You’ve surely seen a crying, whiny, or cranky baby or little boy and heard the apologetic parent explain, “He’s tired.” If you have kids, there’s a good chance you’ve had occasion to offer this particular explanation yourself: The child needs sleep.
It’s an explanation that makes sense to all of us. Perhaps we have memories of how it felt to be that sleepy child. In any case, even as adults, there’s a fair chance that we have experience of sleep deprivation and its effects. Many of us know if we go a night without sleeping, we’re likely to feel out of sorts the next day and dealing with our necessary tasks can be a challenge.
Still, with all that said, many of us don’t understand how important a good night’s sleep is for children and adults alike (although not necessarily in exactly the same way.) Some of us even treat it as sort of a Spartan virtue if we are able to go without much sleeping and continue functioning.
If you have that tough-guy attitude, you may find the information in this article illuminating. If you don’t have it but are dealing with a child who has trouble sleeping or are experiencing insomnia yourself, you may also discover something helpful.
Sleeping in Childhood
Studies have demonstrated that children who regularly get enough sleep have better learning, memory, attention, behavior, and overall physical and mental health vs. those who do not. Kids who don’t get enough sleep are more likely to develop high blood pressure, obesity, and depression.
This naturally leads to the question of how much sleep is enough. This varies somewhat according to age. Here’s what the American Academy of Pediatrics recommends.
How Much Sleep Does Your Child Need?
Infants under 1 year old need 12-16 hours.
Children 1-2 years old need 11-14 hours.
Children 3-5 years old need 10-13 hours.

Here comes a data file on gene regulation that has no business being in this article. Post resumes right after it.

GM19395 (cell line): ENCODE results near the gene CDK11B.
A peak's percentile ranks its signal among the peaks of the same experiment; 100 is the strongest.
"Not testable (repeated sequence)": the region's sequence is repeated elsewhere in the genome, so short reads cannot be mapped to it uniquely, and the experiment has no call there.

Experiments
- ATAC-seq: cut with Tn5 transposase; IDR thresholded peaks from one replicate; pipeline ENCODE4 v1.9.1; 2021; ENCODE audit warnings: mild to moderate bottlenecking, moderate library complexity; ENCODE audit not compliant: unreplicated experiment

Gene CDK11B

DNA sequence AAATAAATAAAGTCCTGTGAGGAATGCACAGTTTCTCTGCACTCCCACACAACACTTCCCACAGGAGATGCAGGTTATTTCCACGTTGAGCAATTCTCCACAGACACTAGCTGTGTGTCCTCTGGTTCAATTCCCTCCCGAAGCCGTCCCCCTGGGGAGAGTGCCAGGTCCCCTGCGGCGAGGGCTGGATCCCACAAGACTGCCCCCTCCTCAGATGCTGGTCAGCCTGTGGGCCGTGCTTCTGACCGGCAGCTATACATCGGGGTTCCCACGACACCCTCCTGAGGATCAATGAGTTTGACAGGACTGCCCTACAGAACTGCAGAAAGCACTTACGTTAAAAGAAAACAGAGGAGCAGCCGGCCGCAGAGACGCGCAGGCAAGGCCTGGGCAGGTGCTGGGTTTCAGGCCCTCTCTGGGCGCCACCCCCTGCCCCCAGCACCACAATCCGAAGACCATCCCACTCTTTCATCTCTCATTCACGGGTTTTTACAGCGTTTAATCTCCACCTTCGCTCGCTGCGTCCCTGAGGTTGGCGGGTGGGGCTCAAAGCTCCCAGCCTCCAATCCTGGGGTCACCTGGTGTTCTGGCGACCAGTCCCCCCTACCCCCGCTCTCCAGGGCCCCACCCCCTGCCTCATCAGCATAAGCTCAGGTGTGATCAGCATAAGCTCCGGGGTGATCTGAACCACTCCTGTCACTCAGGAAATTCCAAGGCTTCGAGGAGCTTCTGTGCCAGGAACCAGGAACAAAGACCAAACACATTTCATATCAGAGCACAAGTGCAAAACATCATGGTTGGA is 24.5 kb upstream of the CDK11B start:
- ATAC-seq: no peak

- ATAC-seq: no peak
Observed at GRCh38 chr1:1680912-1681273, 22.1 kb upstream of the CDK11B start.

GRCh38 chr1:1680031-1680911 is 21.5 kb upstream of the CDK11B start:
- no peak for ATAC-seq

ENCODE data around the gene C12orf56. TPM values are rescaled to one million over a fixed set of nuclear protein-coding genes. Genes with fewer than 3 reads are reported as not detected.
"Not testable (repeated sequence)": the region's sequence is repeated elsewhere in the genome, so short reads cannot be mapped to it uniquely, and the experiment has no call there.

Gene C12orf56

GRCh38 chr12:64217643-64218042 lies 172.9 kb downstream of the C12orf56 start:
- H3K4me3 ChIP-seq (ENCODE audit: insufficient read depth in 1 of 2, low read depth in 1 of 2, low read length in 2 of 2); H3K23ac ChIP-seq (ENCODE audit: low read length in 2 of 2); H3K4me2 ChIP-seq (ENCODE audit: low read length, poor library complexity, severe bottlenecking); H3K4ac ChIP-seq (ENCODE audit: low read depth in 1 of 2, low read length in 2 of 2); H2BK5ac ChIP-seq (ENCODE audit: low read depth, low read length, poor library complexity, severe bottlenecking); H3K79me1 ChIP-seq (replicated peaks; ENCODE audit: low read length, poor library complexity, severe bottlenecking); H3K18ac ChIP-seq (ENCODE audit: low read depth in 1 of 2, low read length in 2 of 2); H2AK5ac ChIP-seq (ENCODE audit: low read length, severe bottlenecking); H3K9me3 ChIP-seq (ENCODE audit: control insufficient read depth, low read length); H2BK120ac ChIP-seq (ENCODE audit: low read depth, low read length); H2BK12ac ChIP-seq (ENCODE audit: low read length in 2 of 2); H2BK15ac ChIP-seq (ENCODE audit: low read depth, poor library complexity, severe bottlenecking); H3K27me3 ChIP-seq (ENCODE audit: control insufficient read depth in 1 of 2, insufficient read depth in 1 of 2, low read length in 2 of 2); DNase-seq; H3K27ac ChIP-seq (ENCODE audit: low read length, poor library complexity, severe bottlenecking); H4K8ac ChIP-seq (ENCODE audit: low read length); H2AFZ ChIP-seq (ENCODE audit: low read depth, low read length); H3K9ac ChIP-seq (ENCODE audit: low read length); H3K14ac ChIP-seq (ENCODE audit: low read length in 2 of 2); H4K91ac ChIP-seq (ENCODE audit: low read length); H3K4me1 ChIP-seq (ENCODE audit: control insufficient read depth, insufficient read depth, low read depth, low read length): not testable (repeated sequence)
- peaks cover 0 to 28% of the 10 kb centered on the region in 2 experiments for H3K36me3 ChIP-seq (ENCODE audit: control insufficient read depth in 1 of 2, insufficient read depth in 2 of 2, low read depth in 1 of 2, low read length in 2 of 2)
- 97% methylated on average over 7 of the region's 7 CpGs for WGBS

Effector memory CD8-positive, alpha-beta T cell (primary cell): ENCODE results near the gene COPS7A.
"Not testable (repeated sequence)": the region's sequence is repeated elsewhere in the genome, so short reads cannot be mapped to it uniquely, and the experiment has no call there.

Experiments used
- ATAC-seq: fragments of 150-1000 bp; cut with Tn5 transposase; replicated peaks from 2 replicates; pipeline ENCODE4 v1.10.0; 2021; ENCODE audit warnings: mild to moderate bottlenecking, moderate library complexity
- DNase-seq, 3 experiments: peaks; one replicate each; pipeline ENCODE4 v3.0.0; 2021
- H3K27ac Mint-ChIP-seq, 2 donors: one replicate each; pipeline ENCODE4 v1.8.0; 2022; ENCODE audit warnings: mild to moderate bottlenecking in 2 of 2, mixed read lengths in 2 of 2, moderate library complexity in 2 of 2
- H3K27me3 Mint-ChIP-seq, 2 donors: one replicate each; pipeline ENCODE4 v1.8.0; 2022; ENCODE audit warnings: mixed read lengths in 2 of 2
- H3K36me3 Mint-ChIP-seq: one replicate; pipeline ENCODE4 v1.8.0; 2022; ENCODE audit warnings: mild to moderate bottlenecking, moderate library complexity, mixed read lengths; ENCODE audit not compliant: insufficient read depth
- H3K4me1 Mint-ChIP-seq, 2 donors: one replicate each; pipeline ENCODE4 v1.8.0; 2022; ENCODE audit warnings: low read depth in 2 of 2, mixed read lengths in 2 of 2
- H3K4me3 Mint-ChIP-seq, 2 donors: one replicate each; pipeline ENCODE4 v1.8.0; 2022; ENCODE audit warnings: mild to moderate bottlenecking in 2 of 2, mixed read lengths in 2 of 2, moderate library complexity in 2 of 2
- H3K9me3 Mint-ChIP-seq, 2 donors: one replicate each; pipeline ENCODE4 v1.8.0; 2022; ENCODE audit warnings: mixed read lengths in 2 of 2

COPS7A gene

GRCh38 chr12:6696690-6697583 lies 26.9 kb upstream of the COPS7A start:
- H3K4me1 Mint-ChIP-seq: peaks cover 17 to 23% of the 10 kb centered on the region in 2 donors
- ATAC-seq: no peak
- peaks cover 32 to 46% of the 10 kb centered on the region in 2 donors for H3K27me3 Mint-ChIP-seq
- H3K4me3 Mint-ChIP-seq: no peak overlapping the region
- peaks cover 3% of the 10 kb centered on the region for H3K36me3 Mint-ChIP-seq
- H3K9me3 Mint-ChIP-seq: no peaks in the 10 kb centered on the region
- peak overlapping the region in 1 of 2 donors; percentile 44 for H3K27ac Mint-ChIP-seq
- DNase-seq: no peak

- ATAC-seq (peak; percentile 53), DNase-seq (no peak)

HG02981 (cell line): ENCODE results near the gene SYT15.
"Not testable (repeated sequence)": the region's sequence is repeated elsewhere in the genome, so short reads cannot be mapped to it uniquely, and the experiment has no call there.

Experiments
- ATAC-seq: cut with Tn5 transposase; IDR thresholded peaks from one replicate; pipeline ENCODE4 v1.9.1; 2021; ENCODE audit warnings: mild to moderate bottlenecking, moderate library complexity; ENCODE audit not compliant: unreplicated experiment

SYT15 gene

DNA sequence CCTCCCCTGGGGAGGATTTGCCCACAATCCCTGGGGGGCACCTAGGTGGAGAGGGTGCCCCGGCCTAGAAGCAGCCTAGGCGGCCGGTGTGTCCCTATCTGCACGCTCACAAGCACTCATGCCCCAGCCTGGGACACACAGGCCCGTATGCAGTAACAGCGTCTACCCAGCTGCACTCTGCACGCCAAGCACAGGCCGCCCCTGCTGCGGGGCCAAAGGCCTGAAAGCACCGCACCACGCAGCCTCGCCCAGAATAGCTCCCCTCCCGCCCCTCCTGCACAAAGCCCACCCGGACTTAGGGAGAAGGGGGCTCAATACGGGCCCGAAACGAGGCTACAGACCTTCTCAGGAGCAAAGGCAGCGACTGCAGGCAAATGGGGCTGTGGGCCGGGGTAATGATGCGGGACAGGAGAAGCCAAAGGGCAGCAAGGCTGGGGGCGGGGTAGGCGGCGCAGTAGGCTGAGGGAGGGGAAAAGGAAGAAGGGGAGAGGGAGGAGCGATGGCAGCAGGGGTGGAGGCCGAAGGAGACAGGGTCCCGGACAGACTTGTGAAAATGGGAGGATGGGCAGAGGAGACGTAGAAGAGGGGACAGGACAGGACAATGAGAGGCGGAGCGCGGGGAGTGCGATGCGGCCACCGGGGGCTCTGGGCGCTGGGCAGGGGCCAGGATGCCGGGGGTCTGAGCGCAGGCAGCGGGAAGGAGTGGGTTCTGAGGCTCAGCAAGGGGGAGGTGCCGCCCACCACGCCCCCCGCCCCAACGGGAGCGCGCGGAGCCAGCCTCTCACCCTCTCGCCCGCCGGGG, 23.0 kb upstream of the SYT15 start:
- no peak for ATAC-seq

Children 6-12 years old need 9-12 hours.
Teenagers 13-18 years old need 8-10 hours. (Unfortunately, studies show that 9 out of 10 teens don’t get that much.)
Sometimes getting children to fall asleep and keep them sleeping through the night is challenging. Setting a consistent bedtime and sticking to it is one of the most useful ways to deal with this. When the sun goes down, it’s time to start calming down the household as the first step in the child’s bedtime routine. To create an atmosphere conducive to sleeping, do the following.
How to Help A Child Sleep
Dim the lights
Stop the use of TVs, computers, and anything electronic with a screen at least one hour before bedtime.
Provide a warm bath.
Involve the child in a quiet family activity like reading a short book.
If the child wakes in the middle of the night, put him or her back to bed with as little fuss as can be managed.
Set a wakeup time. When that time rolls around, the child is free to leave his or her bedroom, but it’s not allowed before.
If none of this works, and the child is having problems during the day that seem related to lack of sleep, the best course of action is to consult your pediatrician.
Sleeping in Adulthood
Sleeping is equally important for adults. Here are some of the reasons why.
Why Adults Need Sleep
Adults who don’t get enough sleep are 55% more likely to become obese. This may be related to hormonal factors as well as a reduced inclination to exercise.
Poor sleepers tend to eat more calories. (Obviously, this seems related to the previous point.) It’s likely that sleep deprivation messes up normal daily fluctuations in appetite hormones, and that results in poor appetite regulation.
Getting enough sleep maximizes athletic performance by improving speed, reaction time, accuracy, and mental well being.